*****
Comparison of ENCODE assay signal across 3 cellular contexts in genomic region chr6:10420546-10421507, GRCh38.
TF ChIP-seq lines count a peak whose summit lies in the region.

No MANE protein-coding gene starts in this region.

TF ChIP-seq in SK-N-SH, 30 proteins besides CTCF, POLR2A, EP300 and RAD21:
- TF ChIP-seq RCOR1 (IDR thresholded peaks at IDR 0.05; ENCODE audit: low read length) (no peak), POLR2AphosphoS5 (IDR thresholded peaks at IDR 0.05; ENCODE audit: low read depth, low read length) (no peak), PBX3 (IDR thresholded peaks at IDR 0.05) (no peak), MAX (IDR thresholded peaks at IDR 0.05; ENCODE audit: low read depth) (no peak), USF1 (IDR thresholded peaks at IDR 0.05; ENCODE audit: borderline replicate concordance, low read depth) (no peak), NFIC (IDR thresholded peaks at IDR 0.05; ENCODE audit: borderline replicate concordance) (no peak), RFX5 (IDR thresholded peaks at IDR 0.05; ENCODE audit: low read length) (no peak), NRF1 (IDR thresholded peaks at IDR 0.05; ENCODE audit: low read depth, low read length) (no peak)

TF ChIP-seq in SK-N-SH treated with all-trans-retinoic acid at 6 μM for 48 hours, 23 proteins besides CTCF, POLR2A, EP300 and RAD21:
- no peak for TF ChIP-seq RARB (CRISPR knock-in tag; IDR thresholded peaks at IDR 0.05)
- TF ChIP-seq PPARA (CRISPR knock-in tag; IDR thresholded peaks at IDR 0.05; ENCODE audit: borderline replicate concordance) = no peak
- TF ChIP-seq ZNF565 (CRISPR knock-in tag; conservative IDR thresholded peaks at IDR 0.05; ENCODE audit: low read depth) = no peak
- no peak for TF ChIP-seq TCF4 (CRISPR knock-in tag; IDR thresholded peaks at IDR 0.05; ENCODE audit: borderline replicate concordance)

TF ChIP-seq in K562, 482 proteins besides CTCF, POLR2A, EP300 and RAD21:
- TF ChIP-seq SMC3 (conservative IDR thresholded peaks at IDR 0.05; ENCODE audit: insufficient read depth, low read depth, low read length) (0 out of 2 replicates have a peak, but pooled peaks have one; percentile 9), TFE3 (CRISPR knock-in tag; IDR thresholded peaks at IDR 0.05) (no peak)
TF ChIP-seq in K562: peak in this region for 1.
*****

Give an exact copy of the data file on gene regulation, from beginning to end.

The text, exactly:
Comparison of ENCODE assay signal across 3 cellular contexts in genomic region chr6:10420546-10421507, GRCh38.
TF ChIP-seq lines count a peak whose summit lies in the region.

No MANE protein-coding gene starts in this region.

TF ChIP-seq in SK-N-SH, 30 proteins besides CTCF, POLR2A, EP300 and RAD21:
- TF ChIP-seq RCOR1 (IDR thresholded peaks at IDR 0.05; ENCODE audit: low read length) (no peak), POLR2AphosphoS5 (IDR thresholded peaks at IDR 0.05; ENCODE audit: low read depth, low read length) (no peak), PBX3 (IDR thresholded peaks at IDR 0.05) (no peak), MAX (IDR thresholded peaks at IDR 0.05; ENCODE audit: low read depth) (no peak), USF1 (IDR thresholded peaks at IDR 0.05; ENCODE audit: borderline replicate concordance, low read depth) (no peak), NFIC (IDR thresholded peaks at IDR 0.05; ENCODE audit: borderline replicate concordance) (no peak), RFX5 (IDR thresholded peaks at IDR 0.05; ENCODE audit: low read length) (no peak), NRF1 (IDR thresholded peaks at IDR 0.05; ENCODE audit: low read depth, low read length) (no peak)

TF ChIP-seq in SK-N-SH treated with all-trans-retinoic acid at 6 μM for 48 hours, 23 proteins besides CTCF, POLR2A, EP300 and RAD21:
- no peak for TF ChIP-seq RARB (CRISPR knock-in tag; IDR thresholded peaks at IDR 0.05)
- TF ChIP-seq PPARA (CRISPR knock-in tag; IDR thresholded peaks at IDR 0.05; ENCODE audit: borderline replicate concordance) = no peak
- TF ChIP-seq ZNF565 (CRISPR knock-in tag; conservative IDR thresholded peaks at IDR 0.05; ENCODE audit: low read depth) = no peak
- no peak for TF ChIP-seq TCF4 (CRISPR knock-in tag; IDR thresholded peaks at IDR 0.05; ENCODE audit: borderline replicate concordance)

TF ChIP-seq in K562, 482 proteins besides CTCF, POLR2A, EP300 and RAD21:
- TF ChIP-seq SMC3 (conservative IDR thresholded peaks at IDR 0.05; ENCODE audit: insufficient read depth, low read depth, low read length) (0 out of 2 replicates have a peak, but pooled peaks have one; percentile 9), TFE3 (CRISPR knock-in tag; IDR thresholded peaks at IDR 0.05) (no peak)
TF ChIP-seq in K562: peak in this region for 1.